• PLRI usually occurs from a fall on the outstretched hand. On impact, the radial head and ulna rotate externally coupled with valgus displacement of the forearm. This leads to posterior displacement of the radial head relative to the capitellum, thus causing disruption of some or all of the lateral-sided stabilisers.

  • PLRI is mainly a clinical diagnosis with a history of instability, clicking and lateral-sided pain, with a positive clinical examination including the pivot-shift test, push-up, chair and tabletop test.

  • MRI can often help guide diagnosis but more commonly assists in surgical planning.

  • Surgery is indicated in patients with persistent, symptomatic instability of the elbow causing pain or functional deficit. There are several surgical techniques to treat PLRI, often leading to good to excellent results.

  • An open or arthroscopic technique has been successfully used in patients with symptomatic PLRI following one or more episodes of dislocation or subluxation. At the pre-operative examination under general anaesthesia, all of our patients had a positive pivot-shift test but not a frank dislocation. We prefer to perform a lateral collateral ligament (LCL) reconstruction with an allograft tendon.

  • The outcomes after repair are good to excellent in the majority of patients. Results of acute repair are generally better compared with reconstruction. This is due to the fact that predictive factors for a poor outcome include the number of previous surgeries and the prevalence of degenerative changes at the elbow.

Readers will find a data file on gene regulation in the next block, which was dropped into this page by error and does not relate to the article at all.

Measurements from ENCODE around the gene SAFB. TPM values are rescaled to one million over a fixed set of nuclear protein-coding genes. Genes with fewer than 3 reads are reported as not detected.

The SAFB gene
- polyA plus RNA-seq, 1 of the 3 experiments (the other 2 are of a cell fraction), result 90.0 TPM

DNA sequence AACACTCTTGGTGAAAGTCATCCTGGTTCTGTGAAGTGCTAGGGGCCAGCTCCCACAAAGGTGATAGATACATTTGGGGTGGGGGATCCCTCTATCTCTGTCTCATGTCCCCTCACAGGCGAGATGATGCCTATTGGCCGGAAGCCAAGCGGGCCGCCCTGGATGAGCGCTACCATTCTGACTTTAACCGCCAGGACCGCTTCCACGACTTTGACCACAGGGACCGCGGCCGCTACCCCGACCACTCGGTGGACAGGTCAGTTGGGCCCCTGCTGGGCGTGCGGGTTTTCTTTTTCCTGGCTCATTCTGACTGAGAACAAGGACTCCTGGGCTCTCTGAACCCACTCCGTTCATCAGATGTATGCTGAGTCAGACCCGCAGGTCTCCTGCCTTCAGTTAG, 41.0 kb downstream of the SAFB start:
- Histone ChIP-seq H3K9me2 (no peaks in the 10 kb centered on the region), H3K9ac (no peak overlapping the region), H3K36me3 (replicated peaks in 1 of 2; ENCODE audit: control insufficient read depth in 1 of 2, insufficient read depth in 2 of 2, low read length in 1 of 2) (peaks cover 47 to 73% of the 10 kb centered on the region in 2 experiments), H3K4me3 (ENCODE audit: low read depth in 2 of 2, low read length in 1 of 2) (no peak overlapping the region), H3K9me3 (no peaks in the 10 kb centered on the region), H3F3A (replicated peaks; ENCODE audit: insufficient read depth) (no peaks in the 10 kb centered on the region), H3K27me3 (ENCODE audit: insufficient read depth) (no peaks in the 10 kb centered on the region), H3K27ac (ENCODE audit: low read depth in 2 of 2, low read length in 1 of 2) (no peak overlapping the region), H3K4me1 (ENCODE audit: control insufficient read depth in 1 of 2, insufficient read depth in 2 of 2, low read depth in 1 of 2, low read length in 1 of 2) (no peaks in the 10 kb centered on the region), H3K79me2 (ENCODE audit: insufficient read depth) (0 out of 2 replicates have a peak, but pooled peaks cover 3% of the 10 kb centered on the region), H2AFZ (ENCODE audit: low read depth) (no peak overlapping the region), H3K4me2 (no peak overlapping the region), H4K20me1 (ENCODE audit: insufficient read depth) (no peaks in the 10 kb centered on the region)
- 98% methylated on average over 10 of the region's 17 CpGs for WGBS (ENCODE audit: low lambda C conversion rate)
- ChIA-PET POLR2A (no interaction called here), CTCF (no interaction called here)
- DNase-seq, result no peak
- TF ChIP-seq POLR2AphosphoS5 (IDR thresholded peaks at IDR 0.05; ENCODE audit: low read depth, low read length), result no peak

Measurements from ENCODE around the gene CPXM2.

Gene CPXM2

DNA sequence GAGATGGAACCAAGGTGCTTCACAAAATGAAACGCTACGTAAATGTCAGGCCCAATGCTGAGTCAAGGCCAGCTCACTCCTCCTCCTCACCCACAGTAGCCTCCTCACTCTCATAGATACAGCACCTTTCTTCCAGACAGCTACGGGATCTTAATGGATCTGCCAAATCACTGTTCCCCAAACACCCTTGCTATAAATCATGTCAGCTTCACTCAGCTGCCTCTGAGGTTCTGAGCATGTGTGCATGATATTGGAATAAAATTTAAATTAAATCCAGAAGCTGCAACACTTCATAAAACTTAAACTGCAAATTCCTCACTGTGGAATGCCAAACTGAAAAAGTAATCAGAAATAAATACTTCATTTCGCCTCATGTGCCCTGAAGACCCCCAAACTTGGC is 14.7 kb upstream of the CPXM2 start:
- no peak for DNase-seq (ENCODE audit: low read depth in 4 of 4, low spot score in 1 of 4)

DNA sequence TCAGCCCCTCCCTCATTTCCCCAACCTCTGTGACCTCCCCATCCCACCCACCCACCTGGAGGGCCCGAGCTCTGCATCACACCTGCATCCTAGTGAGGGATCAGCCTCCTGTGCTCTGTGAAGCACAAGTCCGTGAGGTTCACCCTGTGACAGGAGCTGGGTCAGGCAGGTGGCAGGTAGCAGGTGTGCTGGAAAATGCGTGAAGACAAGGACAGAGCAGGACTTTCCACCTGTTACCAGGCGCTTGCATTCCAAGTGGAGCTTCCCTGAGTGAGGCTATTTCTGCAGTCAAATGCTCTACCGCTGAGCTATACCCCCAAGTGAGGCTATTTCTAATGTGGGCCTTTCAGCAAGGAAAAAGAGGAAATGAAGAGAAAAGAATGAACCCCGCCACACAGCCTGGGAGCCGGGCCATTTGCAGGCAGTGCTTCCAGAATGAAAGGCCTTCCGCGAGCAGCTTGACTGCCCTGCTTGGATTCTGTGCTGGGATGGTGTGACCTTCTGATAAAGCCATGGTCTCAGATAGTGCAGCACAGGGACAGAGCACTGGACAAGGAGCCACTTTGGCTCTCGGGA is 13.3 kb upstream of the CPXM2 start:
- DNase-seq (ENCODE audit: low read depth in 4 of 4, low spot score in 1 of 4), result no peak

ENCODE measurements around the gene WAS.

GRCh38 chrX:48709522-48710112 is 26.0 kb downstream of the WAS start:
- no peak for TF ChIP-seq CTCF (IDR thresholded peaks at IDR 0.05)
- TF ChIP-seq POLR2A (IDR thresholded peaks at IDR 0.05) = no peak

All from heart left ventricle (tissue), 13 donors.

• Recurrent instability is not uncommon following repair or reconstruction and has been reported in up to 25% of patients after medium- to longer-term follow-up.

Cite this article: EFORT Open Rev 2016;1:461-468. DOI: 10.1302/2058-5241.160033

Alexandre Lädermann, Stephen S. Burkhart, Pierre Hoffmeyer, Lionel Neyton, Philippe Collin, Evan Yates, and Patrick J. Denard

  • Rotator cuff lesions (RCL) have considerable variability in location, tear pattern, functional impairment, and repairability.

  • Historical classifications for differentiating these lesions have been based upon factors such as the size and shape of the tear, and the degree of atrophy and fatty infiltration. Additional recent descriptions include bipolar rotator cuff insufficiency, ‘Fosbury flop tears’, and musculotendinous lesions.

  • Recommended treatment is based on the location of the lesion, patient factors and associated pathology, and often includes personal experience and data from case series. Development of a more comprehensive classification which integrates historical and newer descriptions of RCLs may help to guide treatment further.

Cite this article: Lädermann A, Burkhart SS, Hoffmeyer P, et al. Classification of full thickness rotator cuff lesions: a review. EFORT Open Rev 2016;1:420-430. DOI: 10.1302/2058-5241.1.160005.